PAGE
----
As for those who cite the correlation between with the performance of gold in an environment of low or negative real yields on the one hand and the constant real buying power of gold over centuries on the other, this argument only works over very long periods and there are now some adequate alternatives that will give protection from inflation. We have been in a long period of declining long-term interest rates, but it is only the period since the start of the financial crisis that has seen gold benefit significantly. If one looks at the 25 year period from April 1981, the gold price did nothing more than move sideways, oscillating within $100 either side of a $400 median, which is a very poor level of protection against inflation, however slight (and in the early 1990’s inflation was very high). Looking at a very long-term chart of the gold price, we would still appear to be correcting the significant price spike that the financial crisis created, a correction that could have much further to go. Amongst alternative defensive assets, inflation-linked government bonds have a coupon and maturity value linked to inflation, and the US version of these (known as TIPS) currently deliver a positive real yield (at least for those bonds with a maturity longer than 10 years).

    There is of course nothing wrong with buying your loved ones some expensive gold jewelry, and there may even be some cheap gold share out there if one can find those with mines that have a low all-in extraction cost. Either could prove to be reasonable investments in the very short or very long-term. However, this is a very different proposition to investing your savings for the benefit of your retirement or your children. The range of investment products has developed significantly over the last twenty years or so, and there seems little reason to be relying on a commodity that has little use beyond decoration, just because our ancestors did.

  3. Let’s start by looking at the figures over say the last 25 years. In January 1991 Gold was $390 and the pound stood at $1.90 (oh, heady days!).

    In January 2016 the price of gold was $1,078.41 and the pound stood at $1.4649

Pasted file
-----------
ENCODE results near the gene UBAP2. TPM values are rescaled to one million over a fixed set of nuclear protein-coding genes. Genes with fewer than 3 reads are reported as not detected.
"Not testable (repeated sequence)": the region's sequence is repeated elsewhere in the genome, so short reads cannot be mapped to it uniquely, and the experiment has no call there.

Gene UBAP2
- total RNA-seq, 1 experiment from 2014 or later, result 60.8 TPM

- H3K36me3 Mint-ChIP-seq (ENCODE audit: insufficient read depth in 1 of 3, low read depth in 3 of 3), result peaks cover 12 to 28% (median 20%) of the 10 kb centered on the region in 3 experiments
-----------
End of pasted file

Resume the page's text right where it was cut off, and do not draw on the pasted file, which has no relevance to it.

In dollar terms this is an increase of 176.4% and in Sterling terms 258.75%. However, over the period Sterling depreciated 23% against the Greenback.

    The All Share wasn’t quoted in 1991 so at that time the FTSE 100 stood at 2504.1 and in January 2016 was at 6242.32 – an increase of 149.3%.

    Yes, I know you could have had other holdings outside the 100 and there are dividends to be taken into account. But: What has been more volatile? What is more tradeable internationally? Remember those who are refugees or escaping from unpleasant regimes (remember WW2) found Gold the most portable, tradeable and safest means of transporting wealth.
    I don’t advocate holding all your wealth in gold, but a decent slug will very often prove to be an advantage. As we approach the referendum are we sure that Sterling won’t take a hit? Wouldn’t a gold holding prove a worthwhile hedge? Sure, you can have mining shares or ETFs if that’s your bag, but when holding gold nothing beats some of the yellow stuff. You don’t have to trade it in the UK.

    As for the ethical considerations, I really do not follow. ETFs are based on the physical commodity, without it there would be no ETF – so where’s the ethical dividend?

  4. Julian Stevens 6th June 2016 at 9:37 pm

    Gold is an odd and unique commodity, the value of which varies perhaps more than any other on sentiment rather than fundamentals. It’s also worth considering that the vast majority of it resides permanently in places such as Fort Knox, having been extracted at great expense from one hole in the ground, then refined (at further expense) and deposited in another hole in the ground without ever actually being used for anything.